A need to recalibrate rather than react
This problem is not lost on John Draper, head of the lifeline organization.
“Most of the people who enter the mental health system typically do it when they’re in crisis, and they do it when they’re in crisis, because you don’t really know what mental health is until you don’t have it,” Draper said.
Lots of us get check-ups with our primary care doctor, regular teeth cleaning at the dentist, but far fewer have a therapist or a counselor that we can check in with from time to time.
Mental health care in this country is still not integrated into general health care. And this manifests in what happens after someone actually calls the hotline — the kind of support they get after they hang up. A couple states have an ideal system Draper describes as “care traffic control.”
“Where you call in and you can not only get de-escalation and brief counseling in the moment, but also get mobile crisis outreach if needed, also get appointments scheduled,” he said.
But that kind of deeply integrated system is uncommon. Most people would just get referral instructions, and it would be up to the callers to make appointments, to go on from the call to get help on their own.
Jonathan Singer is president of the American Association of Suicidology. “We talk about mental health care services as if it is this well-coordinated system, but it’s not,” he said. “Mental health services are absolutely a patchwork.”
The limitations of a national hotline system have a lot to do with mental health resources in general.
“The idea of having a national system is something that the government tried to do. I think it was in 1963, when John F. Kennedy signed the community mental health centers act,” Singer said. “And the idea was we’re going to close psychiatric institutions and take the money that we’re paying to house people in psychiatric institutions, and we’re going to create mental health centers around the country that are in the community.”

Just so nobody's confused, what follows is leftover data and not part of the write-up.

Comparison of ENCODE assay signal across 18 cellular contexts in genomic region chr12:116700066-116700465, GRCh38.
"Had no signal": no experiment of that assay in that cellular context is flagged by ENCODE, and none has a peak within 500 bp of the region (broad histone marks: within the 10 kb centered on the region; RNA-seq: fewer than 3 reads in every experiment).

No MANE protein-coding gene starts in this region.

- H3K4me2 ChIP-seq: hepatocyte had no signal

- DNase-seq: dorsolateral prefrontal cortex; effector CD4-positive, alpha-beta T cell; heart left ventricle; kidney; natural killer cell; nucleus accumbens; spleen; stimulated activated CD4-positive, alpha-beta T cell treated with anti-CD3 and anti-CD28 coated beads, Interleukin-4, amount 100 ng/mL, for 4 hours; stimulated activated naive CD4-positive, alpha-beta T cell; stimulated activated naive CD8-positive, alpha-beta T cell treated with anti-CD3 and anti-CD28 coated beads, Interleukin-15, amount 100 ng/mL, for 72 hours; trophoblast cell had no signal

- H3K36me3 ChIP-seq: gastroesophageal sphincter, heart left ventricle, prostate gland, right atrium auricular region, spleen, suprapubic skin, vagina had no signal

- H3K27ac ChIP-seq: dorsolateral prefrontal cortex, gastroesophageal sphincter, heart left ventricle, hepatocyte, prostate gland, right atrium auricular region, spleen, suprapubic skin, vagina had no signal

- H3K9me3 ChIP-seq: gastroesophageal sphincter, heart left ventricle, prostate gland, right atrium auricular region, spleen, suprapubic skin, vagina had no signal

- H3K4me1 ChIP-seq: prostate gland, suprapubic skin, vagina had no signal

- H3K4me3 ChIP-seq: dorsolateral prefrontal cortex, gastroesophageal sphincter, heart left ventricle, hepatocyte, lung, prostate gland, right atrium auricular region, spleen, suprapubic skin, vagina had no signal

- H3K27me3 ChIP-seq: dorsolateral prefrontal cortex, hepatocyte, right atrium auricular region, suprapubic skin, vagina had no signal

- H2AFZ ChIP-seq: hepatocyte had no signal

Only problem? That second part basically didn’t happen. Funding never materialized. It’s part of the reason so many in crisis first enter the mental health system by calling a hotline instead of through a routine doctor’s visit.
The experts say the hotline may get a shot in the arm with 9-8-8. The idea is you dial those three numbers from anywhere in the country, just like you would 911, and you’re connected with the lifeline.
And mental health care itself is becoming more democratized. You’ve probably seen ads for text-based therapy, which is only growing more popular in our socially distanced world. The hotline is working with that kind of technology to try to get more people to dip their toes into the mental health care system before they’re right on the edge.
Kautz, who worked at a hotline call center when she was younger, said she knows the current system is far from perfect, but she thinks it’s still worthwhile.
“I would do that again in a heartbeat, and I would probably have this whole experience again as well,” she said. “I don’t feel like I helped people in the way that I set out to do or the way that I expected to do, but I still ended up helping a lot of people. Some were people on the phones, some were people in my life. And I learned a lot about myself and a lot of coping techniques.
She has put a lot of what she learned in training to use offline — with friends of hers who were having a hard time. We all know people in crisis. If you can’t rely on a hotline to save everyone, she said, we can at least try to rely on one another.
If you or someone you know is in crisis, call the National Suicide Prevention Lifeline at 1-800-273-8255.